Recycling nearly 2 billion gal of water annually, American Water’s Applied Water Management Group has a long history of designing, implementing and operating water reuse systems across the U.S. Notable projects include:
Residential buildings. The Solaire and Tribeca Green buildings in Battery Park City, New York City, employ an underground double piping system to recycle and deliver wastewater for a variety of purposes, including toilet flushing, air conditioning and irrigation of roof gardens and an adjacent park. By reusing wastewater for nonpotable applications, Tribeca Green’s potable water needs are reduced by nearly half.
Community developments. The Homestead at Mansfield in New Jersey is an active adult residential development connected to a dedicated wastewater treatment plant. The water reuse system provides up to 250,000 gpd of reclaimed water to irrigate landscaped spaces at personal residences and open common areas.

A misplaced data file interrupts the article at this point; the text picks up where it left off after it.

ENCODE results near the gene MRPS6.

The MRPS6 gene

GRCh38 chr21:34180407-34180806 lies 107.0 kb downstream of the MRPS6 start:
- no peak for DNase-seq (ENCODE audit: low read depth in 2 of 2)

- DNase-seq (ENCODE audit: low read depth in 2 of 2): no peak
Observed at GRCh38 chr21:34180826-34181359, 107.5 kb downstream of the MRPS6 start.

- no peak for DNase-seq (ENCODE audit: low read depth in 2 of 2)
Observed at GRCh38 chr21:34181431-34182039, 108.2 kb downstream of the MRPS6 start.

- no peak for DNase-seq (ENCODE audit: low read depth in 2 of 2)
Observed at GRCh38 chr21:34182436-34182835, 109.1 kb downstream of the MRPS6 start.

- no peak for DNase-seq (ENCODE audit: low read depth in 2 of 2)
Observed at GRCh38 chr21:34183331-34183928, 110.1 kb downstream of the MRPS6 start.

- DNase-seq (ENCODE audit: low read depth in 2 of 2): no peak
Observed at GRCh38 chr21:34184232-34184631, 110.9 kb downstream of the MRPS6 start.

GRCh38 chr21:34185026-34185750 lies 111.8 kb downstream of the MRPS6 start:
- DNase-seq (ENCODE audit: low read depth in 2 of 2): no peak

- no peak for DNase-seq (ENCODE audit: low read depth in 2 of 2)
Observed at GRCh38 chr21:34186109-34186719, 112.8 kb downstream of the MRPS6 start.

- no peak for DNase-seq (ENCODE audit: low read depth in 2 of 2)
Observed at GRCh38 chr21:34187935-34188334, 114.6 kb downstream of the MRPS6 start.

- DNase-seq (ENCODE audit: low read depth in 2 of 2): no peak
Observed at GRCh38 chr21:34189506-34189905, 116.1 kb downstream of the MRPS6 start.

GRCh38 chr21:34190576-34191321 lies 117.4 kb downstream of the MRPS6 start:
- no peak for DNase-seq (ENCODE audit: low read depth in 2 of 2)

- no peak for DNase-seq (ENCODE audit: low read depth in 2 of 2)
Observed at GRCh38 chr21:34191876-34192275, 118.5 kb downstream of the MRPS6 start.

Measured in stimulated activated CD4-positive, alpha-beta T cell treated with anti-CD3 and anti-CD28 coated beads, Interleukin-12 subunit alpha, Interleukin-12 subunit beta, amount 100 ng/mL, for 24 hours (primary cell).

Sports facilities. Gillette Stadium, the home of the New England Patriots, would not have been in Foxboro, Mass., a town with limited water supplies, had it not been for the stadium’s water reuse system. The facility’s double piping system treats recycled wastewater from the stadium, as well as from adjacent office complexes and stores, saving 250,000 gal of water for every major event.
Commercial complexes. Wrentham Mall has undertaken the first commercial water reuse project in Massachusetts. Facing space and environmental constraints for wastewater discharge, an onsite water recycling and disposal system was necessary. Now the mall can meet its water requirements, supporting the operation of the facility’s 130-store outlet center, office complex, hotel, movie theater and restaurant.